Kirkcaldy film maker shines spotlight on coping with depression

Kirkcaldy film maker shines spotlight on coping with depression

 

Link to Courier article here 

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Seek help for mental health issues, urges Abertay graduate

Seek help for mental health issues, urges Abertay graduate

A former Abertay University student has urged people struggling with mental health issues to speak out this Christmas after support given to her helped her graduate.

Laura Jackson graduated last month with a Masters in International Human Resource Management.

It was a proud achievement for the 23 year-old, who says it wouldn’t have happened without the support provided by Abertay’s Mental Health Advisor and Student Services team throughout her studies.

“A few years ago, I was at a really low point in my life. I had just started a business degree in Glasgow but, due to health and mental health issues, I felt so isolated that I dropped out after only a few weeks and had to go back to living with my mum,” she said.

“If you’d told me then that I’d soon be graduating with a Masters with Distinction, I would never have believed you.”

Throughout her three years at Abertay – two completing a BA in Business Management, and one at Masters level – Laura attended regular sessions with its mental health advisor David Cameron.

“Because I’d had a few months out after leaving Glasgow, when I started at Abertay I wanted to see what was available to help support my studies,” she said.

“The Advisory Service not only provided me with practical resources, including a study plan and a laptop with special dyslexia software that helped with my coursework but, because I’d informed them I had been diagnosed with anxiety, they also referred me to David.”

This ongoing support ended up being key to Laura’s progression through her degree as she engaged with the service when she felt overwhelmed juggling coursework deadlines, a part-time job and a spate of health issues, including an underactive thyroid and learning difficulties dyslexia, dyspraxia and dysgraphia.

“There were so many times, when things were tough and my mental health was suffering, that I was close to giving up,” she said.

“Knowing that support was there and available was what kept me going. Some of my friends have mental health issues of their own which meant they weren’t always able to help when I needed them. David was a constant.”

Following Graduation, Laura has moved back to Glasgow and is currently an intern at a women-only HR practice, while she thinks about her next move.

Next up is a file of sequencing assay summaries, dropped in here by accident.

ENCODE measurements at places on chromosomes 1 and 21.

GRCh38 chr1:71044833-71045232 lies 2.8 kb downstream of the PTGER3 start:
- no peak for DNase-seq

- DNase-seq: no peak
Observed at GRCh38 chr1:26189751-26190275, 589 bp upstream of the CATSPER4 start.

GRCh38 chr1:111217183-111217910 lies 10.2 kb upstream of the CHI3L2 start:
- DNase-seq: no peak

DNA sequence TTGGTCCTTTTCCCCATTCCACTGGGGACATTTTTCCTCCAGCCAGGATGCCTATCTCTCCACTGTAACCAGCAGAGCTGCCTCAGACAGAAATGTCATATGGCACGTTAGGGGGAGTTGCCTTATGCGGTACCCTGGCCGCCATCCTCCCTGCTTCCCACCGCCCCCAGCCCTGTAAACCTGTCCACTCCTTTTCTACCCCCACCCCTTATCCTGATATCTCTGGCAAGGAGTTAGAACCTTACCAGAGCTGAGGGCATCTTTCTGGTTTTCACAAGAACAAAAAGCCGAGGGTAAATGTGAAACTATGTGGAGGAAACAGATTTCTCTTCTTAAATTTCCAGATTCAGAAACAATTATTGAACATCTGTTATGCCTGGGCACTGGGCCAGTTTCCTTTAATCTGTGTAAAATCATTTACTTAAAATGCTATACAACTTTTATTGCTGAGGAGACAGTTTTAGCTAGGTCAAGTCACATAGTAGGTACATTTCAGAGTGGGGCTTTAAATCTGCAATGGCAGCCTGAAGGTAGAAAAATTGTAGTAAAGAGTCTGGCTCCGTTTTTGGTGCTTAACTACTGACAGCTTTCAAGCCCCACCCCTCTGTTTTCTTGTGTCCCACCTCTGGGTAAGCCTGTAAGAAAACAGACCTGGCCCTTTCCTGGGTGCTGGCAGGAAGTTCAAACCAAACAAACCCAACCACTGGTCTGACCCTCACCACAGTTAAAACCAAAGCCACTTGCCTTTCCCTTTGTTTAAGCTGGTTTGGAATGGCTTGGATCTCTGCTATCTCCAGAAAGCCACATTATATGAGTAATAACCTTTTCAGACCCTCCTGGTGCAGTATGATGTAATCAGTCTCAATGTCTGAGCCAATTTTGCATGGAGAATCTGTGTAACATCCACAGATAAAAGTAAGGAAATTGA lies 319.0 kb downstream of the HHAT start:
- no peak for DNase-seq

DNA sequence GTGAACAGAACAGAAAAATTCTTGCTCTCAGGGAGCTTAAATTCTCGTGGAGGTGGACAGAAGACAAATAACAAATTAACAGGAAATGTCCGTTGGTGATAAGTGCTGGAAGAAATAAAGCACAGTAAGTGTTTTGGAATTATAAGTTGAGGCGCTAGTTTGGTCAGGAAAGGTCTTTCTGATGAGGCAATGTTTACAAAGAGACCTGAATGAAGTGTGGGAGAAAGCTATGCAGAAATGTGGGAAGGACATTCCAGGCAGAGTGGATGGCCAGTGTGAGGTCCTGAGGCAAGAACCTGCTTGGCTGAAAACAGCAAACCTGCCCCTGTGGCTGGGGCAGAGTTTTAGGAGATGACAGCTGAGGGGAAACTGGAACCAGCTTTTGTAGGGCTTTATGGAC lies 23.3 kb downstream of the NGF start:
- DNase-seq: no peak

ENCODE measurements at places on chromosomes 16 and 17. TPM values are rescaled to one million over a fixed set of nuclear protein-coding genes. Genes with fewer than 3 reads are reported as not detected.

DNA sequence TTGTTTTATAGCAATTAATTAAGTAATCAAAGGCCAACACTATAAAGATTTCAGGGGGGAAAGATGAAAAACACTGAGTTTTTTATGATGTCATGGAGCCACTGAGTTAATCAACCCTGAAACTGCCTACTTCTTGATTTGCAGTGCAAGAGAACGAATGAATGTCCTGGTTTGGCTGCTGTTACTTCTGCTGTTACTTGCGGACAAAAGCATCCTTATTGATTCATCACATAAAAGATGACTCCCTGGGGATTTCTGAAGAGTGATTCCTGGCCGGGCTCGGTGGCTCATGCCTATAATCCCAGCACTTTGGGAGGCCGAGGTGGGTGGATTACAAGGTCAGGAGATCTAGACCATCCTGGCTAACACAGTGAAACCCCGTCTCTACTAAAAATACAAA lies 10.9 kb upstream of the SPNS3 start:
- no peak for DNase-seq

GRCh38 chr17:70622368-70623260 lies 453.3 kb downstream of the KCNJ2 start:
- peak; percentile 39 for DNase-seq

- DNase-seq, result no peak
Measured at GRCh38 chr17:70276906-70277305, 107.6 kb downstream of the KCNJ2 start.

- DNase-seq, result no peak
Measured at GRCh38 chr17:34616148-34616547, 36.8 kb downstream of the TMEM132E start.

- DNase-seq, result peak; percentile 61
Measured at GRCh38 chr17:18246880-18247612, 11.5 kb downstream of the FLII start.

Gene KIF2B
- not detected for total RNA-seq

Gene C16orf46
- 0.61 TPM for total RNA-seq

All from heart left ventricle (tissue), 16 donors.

By sharing her story, Laura hopes she can help inspire others to keep going, even when mental health issues try to stand in their way.

Laura said: “My advice to anyone out there who feels like I did is to not put too much pressure on yourself to be perfect. Speak to someone, get a study plan and let people help you. You’re not letting anyone down by focusing on yourself now and again.”

Abertay’s Mental Health Advisor, David Cameron, said: “I am pleased I have been able to contribute a little and help Laura. She had a lot to cope with, both with her physical health and mental health, therefore her achievements deserve great credit.”

A number of organisations will be available over the festive period for those seeking support or help:

Breathing Space Scotland – provides telephone counselling. Open: Weekdays – Monday to Thursday 6pm to 2am; Weekend -Friday 6pm to Monday 6am. Their phone number is 0800 83 85 87.

Insights Counselling – a  counselling services that provides confidential, non-judgemental, 1-2-1 counselling by appointment. For further details you can phone 01382-305706 or visit them online.

Samaritans – provides a 24/7, 365 day a year telephone service – Their phone number is 116 123  or you can email jo@samaritans.org.uk.

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Ten Ways To Help Protect Your Mental Health This Christmas

The most magical time of the year? TV adverts show perfectly joyful families, and Facebook posts give the impression that Christmas for everyone else is a blissful utopia of laughter, games, roaring fires and food that looks like Nigella just cooked it.

The reality for many is quite different. One in ten people feel unable to cope at Christmas, and this increases to a staggering one in three for people with a mental health condition. Worries about money, loneliness, and stress and anxiety over the pressure to have that ‘perfect’ Christmas are common.

I’ve found the last few years pretty difficult – a huge pressure to make everyone happy and ‘get it right’ on a limited budget as a single parent, together with the inevitable post-Christmas self-reflection. So much so that on the 28th December last year, I was minutes away from ending my life and ended up in the care of the mental health crisis team.